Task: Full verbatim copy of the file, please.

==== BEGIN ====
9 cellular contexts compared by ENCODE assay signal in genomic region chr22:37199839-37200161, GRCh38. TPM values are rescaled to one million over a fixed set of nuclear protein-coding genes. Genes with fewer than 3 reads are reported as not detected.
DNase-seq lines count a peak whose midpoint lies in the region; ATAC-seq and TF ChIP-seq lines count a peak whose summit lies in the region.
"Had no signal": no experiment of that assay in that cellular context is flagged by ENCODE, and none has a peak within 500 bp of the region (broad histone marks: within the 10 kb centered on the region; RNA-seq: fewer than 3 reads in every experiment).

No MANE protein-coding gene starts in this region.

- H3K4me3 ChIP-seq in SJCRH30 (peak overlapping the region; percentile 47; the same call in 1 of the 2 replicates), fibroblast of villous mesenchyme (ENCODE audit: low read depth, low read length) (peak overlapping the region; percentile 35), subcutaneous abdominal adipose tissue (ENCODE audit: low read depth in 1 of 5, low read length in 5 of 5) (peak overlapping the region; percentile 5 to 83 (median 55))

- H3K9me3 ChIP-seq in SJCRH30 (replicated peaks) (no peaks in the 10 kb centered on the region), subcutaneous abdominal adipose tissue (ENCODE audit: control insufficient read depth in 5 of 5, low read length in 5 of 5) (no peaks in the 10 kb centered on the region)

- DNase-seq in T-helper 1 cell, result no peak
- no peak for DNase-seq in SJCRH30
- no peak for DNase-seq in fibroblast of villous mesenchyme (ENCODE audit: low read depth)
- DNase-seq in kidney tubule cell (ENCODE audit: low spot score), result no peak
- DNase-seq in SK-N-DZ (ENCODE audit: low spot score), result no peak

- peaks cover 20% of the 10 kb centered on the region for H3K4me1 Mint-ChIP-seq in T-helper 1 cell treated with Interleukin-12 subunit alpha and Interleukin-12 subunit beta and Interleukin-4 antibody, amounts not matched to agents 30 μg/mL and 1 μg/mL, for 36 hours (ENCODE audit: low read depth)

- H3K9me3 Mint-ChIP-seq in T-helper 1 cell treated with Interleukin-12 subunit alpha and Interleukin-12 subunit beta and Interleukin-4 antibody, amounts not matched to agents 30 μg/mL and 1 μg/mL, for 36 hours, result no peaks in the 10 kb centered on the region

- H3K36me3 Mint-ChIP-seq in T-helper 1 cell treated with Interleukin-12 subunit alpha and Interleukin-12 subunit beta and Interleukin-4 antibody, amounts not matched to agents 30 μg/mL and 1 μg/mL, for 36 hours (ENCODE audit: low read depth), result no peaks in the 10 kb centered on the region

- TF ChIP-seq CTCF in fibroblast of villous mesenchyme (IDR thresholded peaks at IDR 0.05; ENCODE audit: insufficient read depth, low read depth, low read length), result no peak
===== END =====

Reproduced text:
9 cellular contexts compared by ENCODE assay signal in genomic region chr22:37199839-37200161, GRCh38. TPM values are rescaled to one million over a fixed set of nuclear protein-coding genes. Genes with fewer than 3 reads are reported as not detected.
DNase-seq lines count a peak whose midpoint lies in the region; ATAC-seq and TF ChIP-seq lines count a peak whose summit lies in the region.
"Had no signal": no experiment of that assay in that cellular context is flagged by ENCODE, and none has a peak within 500 bp of the region (broad histone marks: within the 10 kb centered on the region; RNA-seq: fewer than 3 reads in every experiment).

No MANE protein-coding gene starts in this region.

- H3K4me3 ChIP-seq in SJCRH30 (peak overlapping the region; percentile 47; the same call in 1 of the 2 replicates), fibroblast of villous mesenchyme (ENCODE audit: low read depth, low read length) (peak overlapping the region; percentile 35), subcutaneous abdominal adipose tissue (ENCODE audit: low read depth in 1 of 5, low read length in 5 of 5) (peak overlapping the region; percentile 5 to 83 (median 55))

- H3K9me3 ChIP-seq in SJCRH30 (replicated peaks) (no peaks in the 10 kb centered on the region), subcutaneous abdominal adipose tissue (ENCODE audit: control insufficient read depth in 5 of 5, low read length in 5 of 5) (no peaks in the 10 kb centered on the region)

- DNase-seq in T-helper 1 cell, result no peak
- no peak for DNase-seq in SJCRH30
- no peak for DNase-seq in fibroblast of villous mesenchyme (ENCODE audit: low read depth)
- DNase-seq in kidney tubule cell (ENCODE audit: low spot score), result no peak
- DNase-seq in SK-N-DZ (ENCODE audit: low spot score), result no peak

- peaks cover 20% of the 10 kb centered on the region for H3K4me1 Mint-ChIP-seq in T-helper 1 cell treated with Interleukin-12 subunit alpha and Interleukin-12 subunit beta and Interleukin-4 antibody, amounts not matched to agents 30 μg/mL and 1 μg/mL, for 36 hours (ENCODE audit: low read depth)

- H3K9me3 Mint-ChIP-seq in T-helper 1 cell treated with Interleukin-12 subunit alpha and Interleukin-12 subunit beta and Interleukin-4 antibody, amounts not matched to agents 30 μg/mL and 1 μg/mL, for 36 hours, result no peaks in the 10 kb centered on the region

- H3K36me3 Mint-ChIP-seq in T-helper 1 cell treated with Interleukin-12 subunit alpha and Interleukin-12 subunit beta and Interleukin-4 antibody, amounts not matched to agents 30 μg/mL and 1 μg/mL, for 36 hours (ENCODE audit: low read depth), result no peaks in the 10 kb centered on the region

- TF ChIP-seq CTCF in fibroblast of villous mesenchyme (IDR thresholded peaks at IDR 0.05; ENCODE audit: insufficient read depth, low read depth, low read length), result no peak